Humanities in Medicine Symposium—Jacksonville, Florida November 10-11, 2018

Melanie Ambler | Neuroscience Concentrator | Former ASaP TA

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            Over the weekend of November 10th and 11th, I had the pleasure of joining Rachel in what would be the most inspiring weekend of my life. For two jam-packed days, we existed in a microcosm of artist scientists, of professionals dedicated to the humanities in medicine. We spoke to physicians, art therapists, music therapists, photographers, teachers, students, and left each conversation with ideas and questions. A man asked me, after the first day, how I felt, and I could only respond with one word.


            We were treated to keynote speeches by some absolutely incredible individuals. Richard Kogan treated us to almost an hour and a half of combined music and lecture. He described the life of George Gershwin, one of the greatest American composers of the 20th century and punctuated each major life event with a signature piece written by Gershwin himself. A psychiatrist and renowned pianist, Dr. Kogan embodies the persona of the conference. He refuses to give up either passion and makes it a goal to learn more about his music through understanding the psychiatric intricacies of his patients. To say this talk was fascinating would be an understatement. He held the audience’s captivation—we laughed, some cried, and we all were transfixed while he played.

            The keynotes were just one component of the day. In between the morning keynotes were the PechaKucha Presentations, or a presentation consisting of 20 slides that automatically change after 20 seconds. The presenter has exactly 6 minutes and 40 seconds. These presentations ranged from introducing Improv classes for doctors, using storytelling for persons with OCD, decreasing mental health stigma through graphic art, and, yours truly, Artists and Scientists as Partners.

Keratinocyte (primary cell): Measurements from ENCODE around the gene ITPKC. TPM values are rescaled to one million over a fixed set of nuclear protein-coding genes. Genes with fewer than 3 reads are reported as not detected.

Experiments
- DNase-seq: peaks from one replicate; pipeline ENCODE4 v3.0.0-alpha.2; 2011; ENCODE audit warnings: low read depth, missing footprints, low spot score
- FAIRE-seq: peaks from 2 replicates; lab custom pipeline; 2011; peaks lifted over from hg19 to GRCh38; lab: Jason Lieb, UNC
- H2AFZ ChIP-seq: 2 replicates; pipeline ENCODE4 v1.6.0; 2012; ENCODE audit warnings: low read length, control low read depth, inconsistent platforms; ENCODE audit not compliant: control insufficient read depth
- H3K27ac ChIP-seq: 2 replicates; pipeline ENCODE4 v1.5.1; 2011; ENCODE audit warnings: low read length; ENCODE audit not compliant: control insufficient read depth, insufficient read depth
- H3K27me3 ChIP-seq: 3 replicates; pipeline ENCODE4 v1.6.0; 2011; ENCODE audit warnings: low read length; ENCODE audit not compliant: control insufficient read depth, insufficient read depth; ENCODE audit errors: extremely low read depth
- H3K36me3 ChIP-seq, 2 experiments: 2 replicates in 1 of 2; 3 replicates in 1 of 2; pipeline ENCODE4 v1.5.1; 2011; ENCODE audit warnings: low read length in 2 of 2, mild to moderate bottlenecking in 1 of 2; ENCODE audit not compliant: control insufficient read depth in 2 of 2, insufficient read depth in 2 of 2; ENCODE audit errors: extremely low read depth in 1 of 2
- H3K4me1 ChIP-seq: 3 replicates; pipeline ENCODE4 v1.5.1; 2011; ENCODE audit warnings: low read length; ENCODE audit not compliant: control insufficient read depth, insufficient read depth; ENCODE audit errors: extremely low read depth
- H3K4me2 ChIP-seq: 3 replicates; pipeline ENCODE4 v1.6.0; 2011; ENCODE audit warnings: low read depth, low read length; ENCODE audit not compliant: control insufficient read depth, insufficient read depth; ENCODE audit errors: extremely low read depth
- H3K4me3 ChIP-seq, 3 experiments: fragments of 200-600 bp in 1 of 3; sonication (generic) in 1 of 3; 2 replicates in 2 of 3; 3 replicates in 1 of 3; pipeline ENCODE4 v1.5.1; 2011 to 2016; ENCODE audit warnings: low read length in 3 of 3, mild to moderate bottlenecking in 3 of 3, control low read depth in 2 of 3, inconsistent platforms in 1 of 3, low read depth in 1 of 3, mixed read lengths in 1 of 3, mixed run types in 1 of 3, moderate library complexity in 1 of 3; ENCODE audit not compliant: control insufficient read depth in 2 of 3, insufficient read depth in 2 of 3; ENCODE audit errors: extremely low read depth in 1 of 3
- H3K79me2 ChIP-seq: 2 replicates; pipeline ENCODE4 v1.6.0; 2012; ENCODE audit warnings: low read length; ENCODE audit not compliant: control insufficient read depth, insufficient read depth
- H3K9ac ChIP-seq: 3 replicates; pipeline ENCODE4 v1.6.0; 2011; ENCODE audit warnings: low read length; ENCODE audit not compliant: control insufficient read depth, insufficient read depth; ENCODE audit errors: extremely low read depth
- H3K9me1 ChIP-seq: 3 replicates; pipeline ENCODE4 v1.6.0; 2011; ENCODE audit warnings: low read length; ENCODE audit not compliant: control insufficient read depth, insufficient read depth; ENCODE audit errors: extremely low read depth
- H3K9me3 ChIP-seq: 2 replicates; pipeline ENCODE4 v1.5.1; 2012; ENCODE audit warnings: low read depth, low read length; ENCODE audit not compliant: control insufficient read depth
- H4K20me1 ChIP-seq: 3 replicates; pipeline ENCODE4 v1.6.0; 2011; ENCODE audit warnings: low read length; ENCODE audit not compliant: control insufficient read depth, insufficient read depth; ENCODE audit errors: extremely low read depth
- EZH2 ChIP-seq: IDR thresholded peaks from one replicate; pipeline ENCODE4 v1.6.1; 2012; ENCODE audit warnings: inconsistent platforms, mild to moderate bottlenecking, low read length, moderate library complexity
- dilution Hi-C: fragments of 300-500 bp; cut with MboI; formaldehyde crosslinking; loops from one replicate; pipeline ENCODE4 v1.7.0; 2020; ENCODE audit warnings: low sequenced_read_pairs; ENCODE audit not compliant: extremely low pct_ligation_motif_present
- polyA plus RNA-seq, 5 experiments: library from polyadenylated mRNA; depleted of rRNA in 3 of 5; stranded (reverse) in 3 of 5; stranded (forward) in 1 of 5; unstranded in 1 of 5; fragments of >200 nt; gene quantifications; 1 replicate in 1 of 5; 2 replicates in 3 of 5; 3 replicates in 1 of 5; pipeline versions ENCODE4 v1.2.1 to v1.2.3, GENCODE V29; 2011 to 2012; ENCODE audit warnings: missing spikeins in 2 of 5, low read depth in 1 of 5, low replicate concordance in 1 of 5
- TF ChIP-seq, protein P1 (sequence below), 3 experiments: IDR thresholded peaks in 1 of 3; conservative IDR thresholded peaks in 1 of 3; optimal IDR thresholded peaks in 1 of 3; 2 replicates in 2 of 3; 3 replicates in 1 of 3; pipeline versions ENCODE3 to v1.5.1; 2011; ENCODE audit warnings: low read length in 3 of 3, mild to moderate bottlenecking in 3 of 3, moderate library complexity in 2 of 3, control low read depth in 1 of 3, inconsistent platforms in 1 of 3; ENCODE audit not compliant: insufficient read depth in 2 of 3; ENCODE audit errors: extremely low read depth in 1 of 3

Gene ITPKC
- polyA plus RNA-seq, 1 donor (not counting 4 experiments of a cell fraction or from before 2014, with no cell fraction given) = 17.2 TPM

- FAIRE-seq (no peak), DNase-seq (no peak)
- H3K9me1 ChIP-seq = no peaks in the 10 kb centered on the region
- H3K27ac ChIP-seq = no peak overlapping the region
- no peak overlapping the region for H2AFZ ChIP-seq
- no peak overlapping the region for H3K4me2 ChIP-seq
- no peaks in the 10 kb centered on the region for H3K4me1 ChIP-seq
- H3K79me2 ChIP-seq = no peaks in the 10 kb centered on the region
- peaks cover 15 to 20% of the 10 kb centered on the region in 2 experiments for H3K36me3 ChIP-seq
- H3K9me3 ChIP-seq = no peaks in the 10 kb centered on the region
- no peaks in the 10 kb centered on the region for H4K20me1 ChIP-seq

Rachel and I presented a PechaKucha entitled “You CAN Take it With You” in which we introduce ASaP and the wonderful opportunity it provides undergraduates like me to feel confident that they can take their passions with them into their futures. We started off the first 20 seconds with a bit of movement. Seeing the entire conference follow along and move to our beat was a really amazing visual. 200 hands shook in synchrony and I could see smiles forming on a lot of faces. After our presentation, one man came up to Rachel and said our entire presentation was like a dance. This was exactly what we were hoping for.

            Overall, my experience at the conference cemented what I want to do with my life. That’s no small task, but it was accomplished with ease once I met the attendees. It was such a welcoming, inclusive, supporting environment and I look forward to spreading this enthusiasm to others.